Northern Ireland: Rebounding after decades of strife
Mention Northern Ireland to most people and what comes to mind is the bombings that divided the country and dominated the headlines for 25 years. But after a decade of peace, the country is transforming itself, becoming a dynamic destination for travelers.
As both a traveler and a writer, I am intrigued by places that have suffered -- places with layers of complexity, places with resiliency, places that have recovered. The exhilaration of triumph is poignant and powerful in places like Cambodia, Berlin, Vietnam, Bali, Egypt, and Northern Ireland.
In Belfast, development is now as rampant as tear gas was once, with cranes rising across the city and a palatable sense of optimism. I stayed in The Europa, once Europe’s most bombed hotel (more than 200 incidents from 1969 to 1994). U.S. presidents including Bill Clinton have been guests.
Victorian-era Crown Liquor Saloon is on the National Trust and just across the street; it boasts stained glass windows, warm carved wood and cozy dining “snugs,” private booths. After a lunch of boiled ham and cabbage, I meet Ken Harper of Harper Taxi Tours, who gives me a historical and political background of the city. He has an accent that sounds likes he’s garbling marbles and an affable manner.
Belfast: Political Remains and More
We start with the famous political murals (the earliest date from 1908), which illustrate past and present divisions. Harper explains that Northern Ireland’s population is about 1.7 million; 50% are Protestant, 45% are Catholic, 5% are ethic. Since the “The Troubles” (as locals refer to the era of fighting), more than 2,000 murals in support of the Irish Republican Army or the Ulster Freedom Fighters were painted on public buildings; the most famous are in the Shankill and Falls neighborhoods.
Today, not all the murals are religious or political in nature -— a few parody President Bush; some children have painted messages of peace and tolerance on school grounds and some artists have portrayed Irish mythology. But its the arresting images of hunger striker Bobby Sands and “You Are Now Entering Free Derry” with a gas mask-clad soldier that pack the biggest wallop.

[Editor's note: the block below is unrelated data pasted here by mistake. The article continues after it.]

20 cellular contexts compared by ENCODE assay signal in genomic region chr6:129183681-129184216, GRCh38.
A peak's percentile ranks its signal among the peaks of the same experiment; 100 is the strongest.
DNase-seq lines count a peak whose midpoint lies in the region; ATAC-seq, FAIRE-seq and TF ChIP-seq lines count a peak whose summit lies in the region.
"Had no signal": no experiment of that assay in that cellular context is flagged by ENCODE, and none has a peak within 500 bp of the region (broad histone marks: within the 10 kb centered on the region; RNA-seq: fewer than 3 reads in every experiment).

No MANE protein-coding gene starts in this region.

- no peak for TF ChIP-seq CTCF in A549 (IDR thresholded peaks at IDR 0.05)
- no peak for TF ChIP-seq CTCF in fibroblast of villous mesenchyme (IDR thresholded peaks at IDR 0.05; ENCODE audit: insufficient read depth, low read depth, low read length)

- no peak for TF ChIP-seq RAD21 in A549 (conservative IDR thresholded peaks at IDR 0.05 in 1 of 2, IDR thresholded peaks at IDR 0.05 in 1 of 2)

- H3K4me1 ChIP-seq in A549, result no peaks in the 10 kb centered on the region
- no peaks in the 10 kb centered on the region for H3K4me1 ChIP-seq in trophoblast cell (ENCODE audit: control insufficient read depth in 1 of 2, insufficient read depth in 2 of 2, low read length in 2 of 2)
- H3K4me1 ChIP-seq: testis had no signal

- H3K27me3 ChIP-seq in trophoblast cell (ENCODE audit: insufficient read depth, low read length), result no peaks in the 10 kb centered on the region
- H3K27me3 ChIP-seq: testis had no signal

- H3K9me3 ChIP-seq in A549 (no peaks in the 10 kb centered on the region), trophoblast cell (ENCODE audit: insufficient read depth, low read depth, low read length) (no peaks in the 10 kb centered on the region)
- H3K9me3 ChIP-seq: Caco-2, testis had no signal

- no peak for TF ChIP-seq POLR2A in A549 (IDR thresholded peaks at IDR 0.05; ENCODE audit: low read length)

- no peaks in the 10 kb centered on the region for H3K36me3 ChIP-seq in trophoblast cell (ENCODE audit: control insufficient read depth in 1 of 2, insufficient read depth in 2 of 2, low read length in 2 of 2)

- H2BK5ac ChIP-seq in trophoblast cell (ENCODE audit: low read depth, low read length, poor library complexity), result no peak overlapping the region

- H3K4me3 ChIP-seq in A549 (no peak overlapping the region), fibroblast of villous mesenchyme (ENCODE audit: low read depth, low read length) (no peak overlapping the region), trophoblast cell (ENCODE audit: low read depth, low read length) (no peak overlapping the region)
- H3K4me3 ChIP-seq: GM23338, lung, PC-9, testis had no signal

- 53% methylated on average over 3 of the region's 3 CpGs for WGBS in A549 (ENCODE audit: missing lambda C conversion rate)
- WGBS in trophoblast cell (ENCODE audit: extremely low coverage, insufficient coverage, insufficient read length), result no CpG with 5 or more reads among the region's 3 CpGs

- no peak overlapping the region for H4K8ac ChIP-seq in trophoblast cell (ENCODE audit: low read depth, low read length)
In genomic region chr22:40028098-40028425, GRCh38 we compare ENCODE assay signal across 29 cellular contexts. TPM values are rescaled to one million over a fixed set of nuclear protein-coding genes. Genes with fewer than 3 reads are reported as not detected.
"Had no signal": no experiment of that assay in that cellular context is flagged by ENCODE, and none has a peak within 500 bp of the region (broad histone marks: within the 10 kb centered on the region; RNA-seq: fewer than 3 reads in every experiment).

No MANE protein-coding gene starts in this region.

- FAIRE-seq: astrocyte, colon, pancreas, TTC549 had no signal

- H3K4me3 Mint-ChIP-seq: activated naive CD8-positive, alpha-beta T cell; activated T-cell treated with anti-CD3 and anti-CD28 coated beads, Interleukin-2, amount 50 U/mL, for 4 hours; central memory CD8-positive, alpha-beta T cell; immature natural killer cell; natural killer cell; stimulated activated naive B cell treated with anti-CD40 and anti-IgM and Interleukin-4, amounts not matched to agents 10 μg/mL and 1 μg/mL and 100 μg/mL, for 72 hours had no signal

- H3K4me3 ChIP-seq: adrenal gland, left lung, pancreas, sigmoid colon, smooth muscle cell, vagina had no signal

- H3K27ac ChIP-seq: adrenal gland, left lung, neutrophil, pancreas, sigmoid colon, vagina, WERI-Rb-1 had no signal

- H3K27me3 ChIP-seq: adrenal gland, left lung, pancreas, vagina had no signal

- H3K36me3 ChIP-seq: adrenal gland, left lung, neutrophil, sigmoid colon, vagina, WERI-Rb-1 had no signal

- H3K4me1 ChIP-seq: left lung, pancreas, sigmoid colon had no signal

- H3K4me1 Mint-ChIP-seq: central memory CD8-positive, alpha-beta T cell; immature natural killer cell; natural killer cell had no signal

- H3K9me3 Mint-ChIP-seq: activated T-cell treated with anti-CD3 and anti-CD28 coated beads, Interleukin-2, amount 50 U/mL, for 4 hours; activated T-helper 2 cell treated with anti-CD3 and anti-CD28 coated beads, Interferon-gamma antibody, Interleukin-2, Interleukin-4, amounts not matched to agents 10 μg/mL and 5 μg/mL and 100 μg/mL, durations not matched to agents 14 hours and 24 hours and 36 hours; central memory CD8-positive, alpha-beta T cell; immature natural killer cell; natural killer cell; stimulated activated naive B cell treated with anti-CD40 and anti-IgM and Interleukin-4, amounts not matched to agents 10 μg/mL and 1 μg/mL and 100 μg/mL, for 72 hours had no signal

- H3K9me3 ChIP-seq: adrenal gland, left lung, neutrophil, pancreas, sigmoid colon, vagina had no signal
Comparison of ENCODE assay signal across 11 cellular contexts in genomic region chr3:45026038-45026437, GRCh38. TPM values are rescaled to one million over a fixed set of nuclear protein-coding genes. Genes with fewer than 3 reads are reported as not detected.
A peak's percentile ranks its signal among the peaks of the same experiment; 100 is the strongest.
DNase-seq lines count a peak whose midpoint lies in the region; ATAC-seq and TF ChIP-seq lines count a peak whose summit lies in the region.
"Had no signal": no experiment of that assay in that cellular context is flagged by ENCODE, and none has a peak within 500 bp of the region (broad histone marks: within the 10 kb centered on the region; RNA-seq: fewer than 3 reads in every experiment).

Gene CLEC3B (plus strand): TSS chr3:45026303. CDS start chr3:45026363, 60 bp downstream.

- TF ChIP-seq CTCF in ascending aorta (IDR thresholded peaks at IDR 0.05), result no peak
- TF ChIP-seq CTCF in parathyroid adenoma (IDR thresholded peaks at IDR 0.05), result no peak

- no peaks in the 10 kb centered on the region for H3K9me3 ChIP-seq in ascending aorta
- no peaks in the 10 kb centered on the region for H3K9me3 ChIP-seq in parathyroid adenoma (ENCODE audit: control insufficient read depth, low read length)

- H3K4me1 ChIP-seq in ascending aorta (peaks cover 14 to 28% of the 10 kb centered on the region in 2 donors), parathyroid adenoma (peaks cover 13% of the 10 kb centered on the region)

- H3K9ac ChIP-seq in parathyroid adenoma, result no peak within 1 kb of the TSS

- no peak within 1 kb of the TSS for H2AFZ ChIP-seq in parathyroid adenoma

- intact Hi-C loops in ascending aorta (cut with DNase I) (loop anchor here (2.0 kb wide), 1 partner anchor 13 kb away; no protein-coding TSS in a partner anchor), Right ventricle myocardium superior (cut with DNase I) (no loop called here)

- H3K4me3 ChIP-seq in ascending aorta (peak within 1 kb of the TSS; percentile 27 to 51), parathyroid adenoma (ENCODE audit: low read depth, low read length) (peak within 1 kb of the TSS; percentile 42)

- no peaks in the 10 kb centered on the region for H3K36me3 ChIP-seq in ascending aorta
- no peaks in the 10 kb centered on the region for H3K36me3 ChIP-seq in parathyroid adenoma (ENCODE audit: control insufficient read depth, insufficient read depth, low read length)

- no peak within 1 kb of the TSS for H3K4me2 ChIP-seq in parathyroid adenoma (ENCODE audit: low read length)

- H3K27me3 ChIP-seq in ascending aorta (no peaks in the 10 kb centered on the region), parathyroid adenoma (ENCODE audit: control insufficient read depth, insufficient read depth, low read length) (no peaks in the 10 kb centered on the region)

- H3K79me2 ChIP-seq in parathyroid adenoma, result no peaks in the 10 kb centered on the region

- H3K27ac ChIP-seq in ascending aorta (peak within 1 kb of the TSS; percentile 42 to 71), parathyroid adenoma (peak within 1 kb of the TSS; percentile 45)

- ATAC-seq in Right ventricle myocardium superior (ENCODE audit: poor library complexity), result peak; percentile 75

As does the sight of the “peace lines,” a series of metal, brick or iron barriers —- some as high at 25 feet—separating Protestant and Catholic neighborhoods. In total, they stretch over 13 miles. There are numerous gates in the zip-sag system; Harper says only two are open 24/7. Some are apparently still monitored —- I notice a CCTV camera.
We fast-forward from past to present. A little-known fact is that The Titanic was built and launched from the port in Belfast. Blending old and new, a mixed-use waterfront development is underway in The Titanic Quarter, the former shipbuilding site. The recently opened Victoria Square, a retail complex, boasts restaurants and a cinema. I dine at one of the city’s most celebrated restaurants, the contemporary Cayenne, owned by Chef Paul Rankin. The menu has numerous Asian dishes including seared beef tataki and duck breast and sea scallops with Asian slaw; but the delicious sticky toffee pudding is all Ulster. Afterwards, I take a ride on the Ferris wheel in front of City Hall. From here, the city looks vibrant, forward-facing, as electric as the lights.
Read more about Belfast and Northern Ireland
A former Navy brat who traveled and lived abroad extensively, Suzanne Wright is a fulltime, freelance writer based in Atlanta. She is a member of NATJA, and has written numerous travel, food and decor features for numerous international, national and regional publications. Her articles have appeared in Elite Traveler, Wine & Spirits, Veranda, Atlanta Magazine, The Tennessean, Atlanta Homes & Lifestyles, Piedmont Review, Charlotte Place, Where, On Magazine and others. A suitcase is always packed and her passport always up to date.